Please join me today in urging the Department of Agriculture (USDA) to block approval of GE alfalfa. Things are moving quickly in Washington, and frankly, they aren't looking good. Ignoring rulings from three District courts and the Supreme Court, the demands of over 50 members of Congress and concern expressed by his agency’s own scientists (not to mention farmers and the public), Agriculture Secretary Vilsack is apparently refusing to take action to prohibit the planting of Monsanto’s genetically engineered (GE) alfalfa.
Yesterday, January 12th, I participated in Worldwatch Institute’s launch of its new report, State of the World 2011: Innovations to Nourish the Planet. The report presents a dazzling array of creative down-to-earth solutions from African farmers that can help solve the scourge of global hunger and poverty. I had the great pleasure of co-authoring the concluding chapter of this report.
I’m back from Washington D.C., where I participated in the final workshop of the Department of Justice (DOJ) addressing corporate concentration in agriculture. First, many thanks to all of you who shared your concerns with me before I left. I was proud to be able to stand before the panel of DOJ officials and deliver your messages.
The 50 biggest biotech and agrochemical trade groups spent over $572 million from 1999 to 2010 on lobbying. That’s more than half a billion dollars! According to a new report from Food & Water Watch, the annual rate was a steady $30-$40 million per year until about 2006, when this industry apparently began courting Congress in earnest — as the annual figure nearly doubles between 2006 and 2010. And as Business Week reports, the Biotechnology Industry Organization (BIO) — the world's largest biotech lobby group — spent over $2 million in the third quarter of 2010 alone, lobbying Congress as well as the National Institute of Health, Environmental Protection Agency, Agriculture Department, Health and Human Services Department, Food and Drug Administration and other agencies, to keep genetically engineered (GE) crops and animals unregulated and on the market.
Several of my friends have just returned from The Hague, Netherlands, where they joined nearly 1,000 people from 80 countries in a Global Conference on Climate, Agriculture and Food Security. With the planet on the precipice of climate chaos and nearly a billion people hungry, the stakes in finding genuine solutions could not be higher. And with only three weeks left til the UN Conference on Climate in Cancun, the Hague meeting had the potential to do something really useful. Like champion a global transition to climate-resilient ecological agriculture, with enough financial and policy support to enable farmers around the world to adapt to and survive the stresses of climate change. Alas, it did not.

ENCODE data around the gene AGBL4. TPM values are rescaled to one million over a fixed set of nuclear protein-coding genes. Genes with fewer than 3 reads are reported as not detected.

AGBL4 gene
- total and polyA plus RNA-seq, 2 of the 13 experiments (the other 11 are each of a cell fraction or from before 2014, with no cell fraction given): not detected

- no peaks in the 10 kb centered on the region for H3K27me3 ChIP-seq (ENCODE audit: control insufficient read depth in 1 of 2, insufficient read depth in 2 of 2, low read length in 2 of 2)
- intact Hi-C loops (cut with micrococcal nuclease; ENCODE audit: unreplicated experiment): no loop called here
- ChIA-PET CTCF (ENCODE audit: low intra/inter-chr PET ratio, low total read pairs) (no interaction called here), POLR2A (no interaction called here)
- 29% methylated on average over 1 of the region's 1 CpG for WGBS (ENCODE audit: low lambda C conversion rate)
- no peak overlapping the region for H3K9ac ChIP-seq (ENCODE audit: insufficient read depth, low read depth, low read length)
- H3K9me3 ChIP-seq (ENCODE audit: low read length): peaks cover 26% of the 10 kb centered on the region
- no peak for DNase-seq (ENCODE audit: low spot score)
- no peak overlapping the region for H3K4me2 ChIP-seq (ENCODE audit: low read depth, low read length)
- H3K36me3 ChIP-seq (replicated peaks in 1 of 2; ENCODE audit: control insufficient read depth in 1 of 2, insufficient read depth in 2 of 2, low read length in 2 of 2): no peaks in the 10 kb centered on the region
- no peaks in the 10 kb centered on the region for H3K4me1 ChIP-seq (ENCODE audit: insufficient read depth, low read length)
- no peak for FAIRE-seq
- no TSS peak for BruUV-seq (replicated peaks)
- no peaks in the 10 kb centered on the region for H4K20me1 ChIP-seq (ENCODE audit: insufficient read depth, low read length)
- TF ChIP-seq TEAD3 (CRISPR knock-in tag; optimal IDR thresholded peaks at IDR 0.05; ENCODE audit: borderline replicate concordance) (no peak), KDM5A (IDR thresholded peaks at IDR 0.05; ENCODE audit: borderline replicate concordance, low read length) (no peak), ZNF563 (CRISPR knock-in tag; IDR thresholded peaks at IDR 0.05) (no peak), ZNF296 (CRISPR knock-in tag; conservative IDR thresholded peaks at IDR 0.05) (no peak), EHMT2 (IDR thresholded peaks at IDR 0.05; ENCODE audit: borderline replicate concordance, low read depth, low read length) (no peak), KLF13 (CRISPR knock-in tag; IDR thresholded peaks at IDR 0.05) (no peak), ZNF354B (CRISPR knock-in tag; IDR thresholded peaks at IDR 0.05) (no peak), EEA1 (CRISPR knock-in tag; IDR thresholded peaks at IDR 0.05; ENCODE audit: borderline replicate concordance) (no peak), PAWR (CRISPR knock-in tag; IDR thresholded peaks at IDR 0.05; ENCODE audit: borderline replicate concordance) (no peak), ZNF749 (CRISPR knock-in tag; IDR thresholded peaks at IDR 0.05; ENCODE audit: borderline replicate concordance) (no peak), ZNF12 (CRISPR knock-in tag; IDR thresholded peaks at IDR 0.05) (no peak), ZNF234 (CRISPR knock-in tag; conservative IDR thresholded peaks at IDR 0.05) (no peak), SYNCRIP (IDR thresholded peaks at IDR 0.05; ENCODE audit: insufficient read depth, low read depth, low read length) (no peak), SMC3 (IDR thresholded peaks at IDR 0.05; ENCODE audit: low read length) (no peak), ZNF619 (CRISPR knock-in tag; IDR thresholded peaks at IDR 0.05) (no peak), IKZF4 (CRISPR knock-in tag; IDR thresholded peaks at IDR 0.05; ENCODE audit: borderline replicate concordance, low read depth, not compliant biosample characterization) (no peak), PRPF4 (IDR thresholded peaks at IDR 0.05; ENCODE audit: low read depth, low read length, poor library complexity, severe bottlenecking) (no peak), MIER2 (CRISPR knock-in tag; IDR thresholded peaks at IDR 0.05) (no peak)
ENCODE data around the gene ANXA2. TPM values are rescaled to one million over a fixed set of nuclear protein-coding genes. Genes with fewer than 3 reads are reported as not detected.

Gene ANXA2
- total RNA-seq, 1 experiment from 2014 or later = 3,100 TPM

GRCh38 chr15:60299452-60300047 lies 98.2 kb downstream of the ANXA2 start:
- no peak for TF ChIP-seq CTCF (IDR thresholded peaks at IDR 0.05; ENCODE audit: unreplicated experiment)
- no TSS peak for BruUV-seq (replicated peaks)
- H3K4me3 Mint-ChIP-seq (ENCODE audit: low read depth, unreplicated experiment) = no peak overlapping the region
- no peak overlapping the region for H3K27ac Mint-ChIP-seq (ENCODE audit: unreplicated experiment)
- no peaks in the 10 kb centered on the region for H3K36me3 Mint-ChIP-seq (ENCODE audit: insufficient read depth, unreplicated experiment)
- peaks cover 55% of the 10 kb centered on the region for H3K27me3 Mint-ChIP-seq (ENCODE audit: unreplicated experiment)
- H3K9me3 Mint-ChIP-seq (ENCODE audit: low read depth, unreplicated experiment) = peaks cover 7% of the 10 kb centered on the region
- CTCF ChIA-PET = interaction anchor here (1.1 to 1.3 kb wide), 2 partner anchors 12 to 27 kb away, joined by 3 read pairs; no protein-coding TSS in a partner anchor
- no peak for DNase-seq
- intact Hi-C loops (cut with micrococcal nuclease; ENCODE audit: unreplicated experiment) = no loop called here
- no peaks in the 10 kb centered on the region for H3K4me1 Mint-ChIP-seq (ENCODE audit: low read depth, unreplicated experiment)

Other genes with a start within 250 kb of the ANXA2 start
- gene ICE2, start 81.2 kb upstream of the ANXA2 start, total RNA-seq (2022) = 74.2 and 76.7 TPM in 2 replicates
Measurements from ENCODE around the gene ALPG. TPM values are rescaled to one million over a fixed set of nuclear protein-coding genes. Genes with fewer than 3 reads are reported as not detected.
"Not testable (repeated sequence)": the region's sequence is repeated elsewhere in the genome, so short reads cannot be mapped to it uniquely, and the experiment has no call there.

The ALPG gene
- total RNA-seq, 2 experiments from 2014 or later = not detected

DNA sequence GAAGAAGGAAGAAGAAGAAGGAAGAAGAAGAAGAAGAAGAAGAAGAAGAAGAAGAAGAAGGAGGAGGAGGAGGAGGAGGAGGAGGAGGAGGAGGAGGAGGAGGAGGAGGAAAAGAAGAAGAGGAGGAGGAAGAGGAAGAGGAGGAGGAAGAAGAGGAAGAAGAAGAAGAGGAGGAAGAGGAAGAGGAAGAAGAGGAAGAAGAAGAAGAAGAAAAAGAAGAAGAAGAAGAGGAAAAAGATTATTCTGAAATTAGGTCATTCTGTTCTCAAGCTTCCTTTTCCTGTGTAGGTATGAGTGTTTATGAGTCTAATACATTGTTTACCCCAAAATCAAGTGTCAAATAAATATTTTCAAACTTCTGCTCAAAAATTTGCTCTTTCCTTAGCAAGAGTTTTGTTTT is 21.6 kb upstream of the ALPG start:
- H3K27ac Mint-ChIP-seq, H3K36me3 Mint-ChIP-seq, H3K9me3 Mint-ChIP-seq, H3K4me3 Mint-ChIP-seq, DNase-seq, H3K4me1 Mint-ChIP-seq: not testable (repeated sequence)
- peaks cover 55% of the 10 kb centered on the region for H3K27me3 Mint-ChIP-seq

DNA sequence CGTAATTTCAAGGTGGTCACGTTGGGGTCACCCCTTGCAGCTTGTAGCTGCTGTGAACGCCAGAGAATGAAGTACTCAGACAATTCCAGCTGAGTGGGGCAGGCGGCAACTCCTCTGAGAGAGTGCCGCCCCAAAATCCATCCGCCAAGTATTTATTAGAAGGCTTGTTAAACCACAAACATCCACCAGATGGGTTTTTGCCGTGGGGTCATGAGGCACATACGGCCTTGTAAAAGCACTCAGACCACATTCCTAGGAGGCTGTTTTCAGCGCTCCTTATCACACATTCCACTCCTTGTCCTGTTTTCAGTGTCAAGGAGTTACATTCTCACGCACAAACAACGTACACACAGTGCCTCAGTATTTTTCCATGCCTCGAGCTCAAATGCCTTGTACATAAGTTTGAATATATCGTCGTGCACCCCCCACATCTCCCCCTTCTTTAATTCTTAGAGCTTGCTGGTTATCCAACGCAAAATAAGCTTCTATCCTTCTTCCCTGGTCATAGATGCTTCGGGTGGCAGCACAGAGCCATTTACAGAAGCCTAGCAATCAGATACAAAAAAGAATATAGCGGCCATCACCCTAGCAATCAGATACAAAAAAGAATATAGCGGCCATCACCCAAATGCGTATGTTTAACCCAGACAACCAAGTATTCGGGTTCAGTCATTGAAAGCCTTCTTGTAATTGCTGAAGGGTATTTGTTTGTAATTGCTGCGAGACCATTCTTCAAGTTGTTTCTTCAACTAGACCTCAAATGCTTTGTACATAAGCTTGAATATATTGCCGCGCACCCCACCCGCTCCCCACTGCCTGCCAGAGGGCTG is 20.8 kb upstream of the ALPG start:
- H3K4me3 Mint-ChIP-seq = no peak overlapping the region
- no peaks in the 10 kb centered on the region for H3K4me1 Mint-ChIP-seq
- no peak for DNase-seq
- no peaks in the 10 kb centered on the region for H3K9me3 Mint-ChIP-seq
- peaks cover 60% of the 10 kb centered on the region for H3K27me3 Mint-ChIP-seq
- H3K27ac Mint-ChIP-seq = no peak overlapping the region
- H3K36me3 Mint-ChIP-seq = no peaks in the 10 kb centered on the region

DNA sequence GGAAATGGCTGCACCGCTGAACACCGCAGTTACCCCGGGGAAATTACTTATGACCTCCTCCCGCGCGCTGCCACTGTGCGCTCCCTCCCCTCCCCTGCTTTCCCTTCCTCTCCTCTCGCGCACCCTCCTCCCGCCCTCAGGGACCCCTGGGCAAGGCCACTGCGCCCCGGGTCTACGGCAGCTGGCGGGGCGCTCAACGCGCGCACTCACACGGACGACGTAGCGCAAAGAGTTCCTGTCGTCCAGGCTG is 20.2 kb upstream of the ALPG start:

25,000 villages in Pakistan are about to lose their fertile farmland to wealthy investors from oil-rich Gulf states. That’s villages, not villagers. In Tanzania, a Swedish agrofuels company is in the process of acquiring a lease on up to 500,000 hectares of land, in order to produce sugarcane ethanol on an industrial scale. That’s about 2,000 square miles of land. Lack of informed consent among villagers who reside on the land, and potentially enormous impacts on the communities’ food and water supply are at issue.
Have you voted? I just did. But not for someone who stands for peace, justice and ecological sanity. No, this time I voted for Monsanto. You can too! Check out Grist’s Villains of Food poll. It was a tough choice—so many good candidates (Bayer! Smithfield! DeCoster!). After voting, I found that Monsanto leads the pack by 40 percentage points. Seems like people are noticing the effects of a century's worth of misdeeds.
Monsanto’s humiliations are all over the news these days. Last week we heard that Monsanto is actually paying farmers to spray their fields with competitors’ weedkillers. Monsanto’s latest press release announces it is offering RoundupReady cotton farmers up to $20/acre to pour on extra herbicides. In fact, The Organic Center reports that this bizarre practice—a reversal of Monsanto’s traditional exhortations to rely on its own chemical Roundup—has actually been going on for over a year now, a response to the Monsanto-induced epidemic of superweeds now ravaging the country. As Tom Philpott explains, it’s a desperate last-hour attempt by the giant seed and pesticide company to slow the wildfire spread of noxious weeds resistant to Roundup, an epidemic which essentially spells the demise of Monsanto’s entire RoundupReady “system of weed management.” Other last-ditch efforts by Monsanto to keep revenue coming in include genetically engineering its Roundup Ready seeds for “enhanced resistance,” that is the ability to withstand—at least temporarily—even heavier dousings of Roundup. Talk about trying to smother a fire with gasoline.
I’m writing from warm, sunny New Orleans, where 900 food justice activists attending the Community Food Security Coalition conference have just wrapped up five days of workshops, conversations and field trips to the region’s innovative and indomitable farmers, fisherfolk, urban gardeners, food workers and local organizers. These brave souls are—against all odds—reinventing healthy and sustainble food systems in their communities.
This Saturday, October 16, is World Food Day, a day on which to take action to end hunger — in one’s neighborhood, one’s country and around the world.
In the early dawn hours this Saturday, I’ll be riding a bus with dozens of other food justice activists headed first to a seafood cooperative and then to a local farmers’ cooperative in southern Mississippi. This is one of many exciting encounters that will be happening this weekend in connection with the Community Food Security Coalition’s annual conference in New Orleans (stay tuned for next week's posts from the field!).